Classic VB Corner

Using a Standard Terminal Font

Need to recreate that olde-timey Terminal look? There's a stock object built into every version of Windows that'll serve that need.

A reader recently asked how to recreate the look of an old -- some might say ancient -- terminal app that made heavy use of the box drawing characters. Remember those? He'd tried using the "Terminal" font, but found that it wasn't consistently available on all Windows installations, and feared he'd need to distribute it along with his application. While that certainly wouldn't be the end of the world, assuming the font is even licensed for such redistribution, it's obviously a headache -- and one he wouldn't want to take on unnecessarily.

Windows provides a series of "stock" fonts, easily retrievable with a quick call to the GetStockObject API function. This function returns a handle to the desired object, in this case a font, which you can then select into the desired window using SendMessage and WM_SETFONT as follows:

Public Sub SetOemFont(ByVal hWnd As Long)
   Dim hFont As Long
   Const OEM_FIXED_FONT As Long = 10
   Const WM_SETFONT As Long = &H30
   ' Select the stock font into the client window.
   ' Not necesary to call DeleteObject.
   hFont = GetStockObject(OEM_FIXED_FONT)
   Call SendMessage(hWnd, WM_SETFONT, hFont, True)
End Sub

This sample routine is about as simple as it gets. Just pass it the desired window handle (e.g., Text1.hWnd) and the rest is taken care of for you. The only real option is the last parameter to WM_SETFONT, which is supposed to instruct the control whether or not to redraw itself. This doesn't seem to have any effect with the intrinsic controls in ClassicVB, as they all redraw using the newly selected font regardless of how that parameter is set.

There are actually seven stock fonts offered by Windows, though I wouldn't recommend using any of the others as there are generally far better options available and some are simply well-known for being unreliable. Indeed, the one that sounds most useful -- DEFAULT_GUI_FONT -- is probably the worst offender. For that, you'll want to use SystemParametersInfo to query non-client metrics. Long ago, I provided a drop-in ready class module which you can download from my Web site that will retrieve all that information for you. Here's the complete list of the available stock font objects:

' API stock font identifier constants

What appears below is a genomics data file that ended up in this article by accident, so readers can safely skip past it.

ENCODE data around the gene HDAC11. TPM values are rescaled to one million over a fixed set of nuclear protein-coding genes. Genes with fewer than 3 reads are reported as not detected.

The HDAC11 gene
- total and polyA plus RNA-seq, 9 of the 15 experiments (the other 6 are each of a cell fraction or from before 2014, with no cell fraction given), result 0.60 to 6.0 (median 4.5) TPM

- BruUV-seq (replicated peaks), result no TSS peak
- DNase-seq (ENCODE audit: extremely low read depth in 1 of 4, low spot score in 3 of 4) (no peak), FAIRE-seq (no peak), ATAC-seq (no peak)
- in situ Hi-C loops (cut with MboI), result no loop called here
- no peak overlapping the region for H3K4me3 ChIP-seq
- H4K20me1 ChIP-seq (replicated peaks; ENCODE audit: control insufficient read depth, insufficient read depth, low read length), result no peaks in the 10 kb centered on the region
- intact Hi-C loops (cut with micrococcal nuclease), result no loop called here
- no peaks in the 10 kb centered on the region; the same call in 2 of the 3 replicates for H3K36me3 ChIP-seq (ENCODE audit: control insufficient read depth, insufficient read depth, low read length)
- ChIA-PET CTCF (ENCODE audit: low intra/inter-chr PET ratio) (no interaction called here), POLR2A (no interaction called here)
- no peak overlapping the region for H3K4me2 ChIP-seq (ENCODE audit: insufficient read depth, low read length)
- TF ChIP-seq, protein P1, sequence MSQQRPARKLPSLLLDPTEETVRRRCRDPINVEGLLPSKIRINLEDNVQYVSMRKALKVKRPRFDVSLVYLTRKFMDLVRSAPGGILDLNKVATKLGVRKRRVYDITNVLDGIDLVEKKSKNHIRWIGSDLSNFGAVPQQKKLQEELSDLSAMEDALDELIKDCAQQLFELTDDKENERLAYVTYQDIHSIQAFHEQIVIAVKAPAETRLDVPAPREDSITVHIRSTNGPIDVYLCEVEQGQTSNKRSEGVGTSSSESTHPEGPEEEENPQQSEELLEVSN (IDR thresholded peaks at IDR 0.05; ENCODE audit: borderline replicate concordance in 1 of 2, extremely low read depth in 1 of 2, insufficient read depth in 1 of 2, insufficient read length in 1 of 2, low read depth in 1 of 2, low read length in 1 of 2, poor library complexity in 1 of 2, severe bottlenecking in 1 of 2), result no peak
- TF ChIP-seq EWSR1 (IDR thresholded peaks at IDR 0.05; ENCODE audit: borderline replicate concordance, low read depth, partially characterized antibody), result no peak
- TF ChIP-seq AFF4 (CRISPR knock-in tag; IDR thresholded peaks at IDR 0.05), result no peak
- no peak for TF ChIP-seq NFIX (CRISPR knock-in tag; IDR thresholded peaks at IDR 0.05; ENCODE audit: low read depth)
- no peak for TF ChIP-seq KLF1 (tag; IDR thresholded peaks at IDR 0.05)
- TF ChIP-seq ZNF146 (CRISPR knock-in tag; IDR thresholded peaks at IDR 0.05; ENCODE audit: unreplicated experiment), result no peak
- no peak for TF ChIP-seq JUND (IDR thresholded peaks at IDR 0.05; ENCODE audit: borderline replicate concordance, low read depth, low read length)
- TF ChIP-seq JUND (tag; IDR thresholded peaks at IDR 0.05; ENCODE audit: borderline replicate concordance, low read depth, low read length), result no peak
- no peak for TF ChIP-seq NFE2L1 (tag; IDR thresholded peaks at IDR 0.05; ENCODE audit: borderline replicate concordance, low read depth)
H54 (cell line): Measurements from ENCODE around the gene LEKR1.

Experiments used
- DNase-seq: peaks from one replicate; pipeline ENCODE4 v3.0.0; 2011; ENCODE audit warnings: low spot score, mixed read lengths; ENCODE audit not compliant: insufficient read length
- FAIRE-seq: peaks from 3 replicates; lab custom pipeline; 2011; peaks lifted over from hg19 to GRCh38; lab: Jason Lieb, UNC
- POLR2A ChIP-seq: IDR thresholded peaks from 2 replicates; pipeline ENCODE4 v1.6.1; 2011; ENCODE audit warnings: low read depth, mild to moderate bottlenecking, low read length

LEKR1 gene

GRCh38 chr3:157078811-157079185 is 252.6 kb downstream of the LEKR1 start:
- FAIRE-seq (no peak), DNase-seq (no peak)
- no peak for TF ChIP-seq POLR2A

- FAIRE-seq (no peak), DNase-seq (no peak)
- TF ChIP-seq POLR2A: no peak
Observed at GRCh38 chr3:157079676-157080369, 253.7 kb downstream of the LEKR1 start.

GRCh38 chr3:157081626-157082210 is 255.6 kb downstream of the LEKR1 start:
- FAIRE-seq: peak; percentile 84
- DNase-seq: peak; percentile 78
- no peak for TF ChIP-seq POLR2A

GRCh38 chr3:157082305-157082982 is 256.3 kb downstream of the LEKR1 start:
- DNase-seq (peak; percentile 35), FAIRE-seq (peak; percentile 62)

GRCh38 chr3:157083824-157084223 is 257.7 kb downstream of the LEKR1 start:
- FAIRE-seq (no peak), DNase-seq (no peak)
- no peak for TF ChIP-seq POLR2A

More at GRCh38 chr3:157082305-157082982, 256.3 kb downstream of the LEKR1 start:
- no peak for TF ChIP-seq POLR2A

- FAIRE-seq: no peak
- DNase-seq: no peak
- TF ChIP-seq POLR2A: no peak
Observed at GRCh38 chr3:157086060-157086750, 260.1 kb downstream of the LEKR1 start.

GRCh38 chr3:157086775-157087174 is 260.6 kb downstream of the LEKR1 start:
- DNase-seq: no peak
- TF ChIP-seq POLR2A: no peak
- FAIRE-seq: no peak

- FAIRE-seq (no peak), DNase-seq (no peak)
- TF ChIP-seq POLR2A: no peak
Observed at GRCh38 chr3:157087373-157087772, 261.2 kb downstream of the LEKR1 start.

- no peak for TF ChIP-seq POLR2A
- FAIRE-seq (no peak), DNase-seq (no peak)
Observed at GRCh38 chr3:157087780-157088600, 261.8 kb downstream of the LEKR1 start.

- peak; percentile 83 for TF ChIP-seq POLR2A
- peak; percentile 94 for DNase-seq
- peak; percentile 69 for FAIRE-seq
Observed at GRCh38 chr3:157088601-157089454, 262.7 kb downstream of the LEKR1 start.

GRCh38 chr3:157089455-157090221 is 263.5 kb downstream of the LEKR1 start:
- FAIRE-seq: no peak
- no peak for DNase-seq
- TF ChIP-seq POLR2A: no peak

Private Const OEM_FIXED_FONT        As Long = 10
Private Const ANSI_FIXED_FONT       As Long = 11
Private Const ANSI_VAR_FONT         As Long = 12
Private Const SYSTEM_FONT           As Long = 13
Private Const DEVICE_DEFAULT_FONT   As Long = 14
Private Const SYSTEM_FIXED_FONT     As Long = 16
Private Const DEFAULT_GUI_FONT      As Long = 17

It's an easy step from the above hard-wired function, to one that will select any of the available stock font objects into your control. Just expose an enumeration of the available fonts, to make the coding that much easier, and add an option to force or ignore the redraw option:

' Enumerated fonts
Public Enum StockFonts
End Enum

Public Sub SetStockFont(ByVal hWnd As Long, _
      ByVal NewFont As StockFonts, _
      Optional Redraw As Boolean = True)
   Dim hFont As Long
   ' Select the stock font into the client window.
   ' Not necesary to call DeleteObject.
   hFont = GetStockObject(NewFont)
   Call SendMessage(hWnd, WM_SETFONT, hFont, Redraw)
End Sub

If you'd like to just download an example, you can also find that on my Web site. Running it, you'll see something like this:

Figure 1
[Click on image for larger view.]
Figure 1. Blast from the past! Remember those old box drawing characters? Yes, you can still use them in your ClassicVB applications. That is, if your clients force you to.

I hope you find this little trick useful -- but likewise hope you don't get stuck recoding too many look-alikes from the '80s.

About the Author

Karl E. Peterson wrote Q&A, Programming Techniques, and various other columns for VBPJ and VSM from 1995 onward, until Classic VB columns were dropped entirely in favor of other languages. Similarly, Karl was a Microsoft BASIC MVP from 1994 through 2005, until such community contributions were no longer deemed valuable. He is the author of's new Classic VB Corner column. You can contact him through his Web site if you'd like to suggest future topics for this column.

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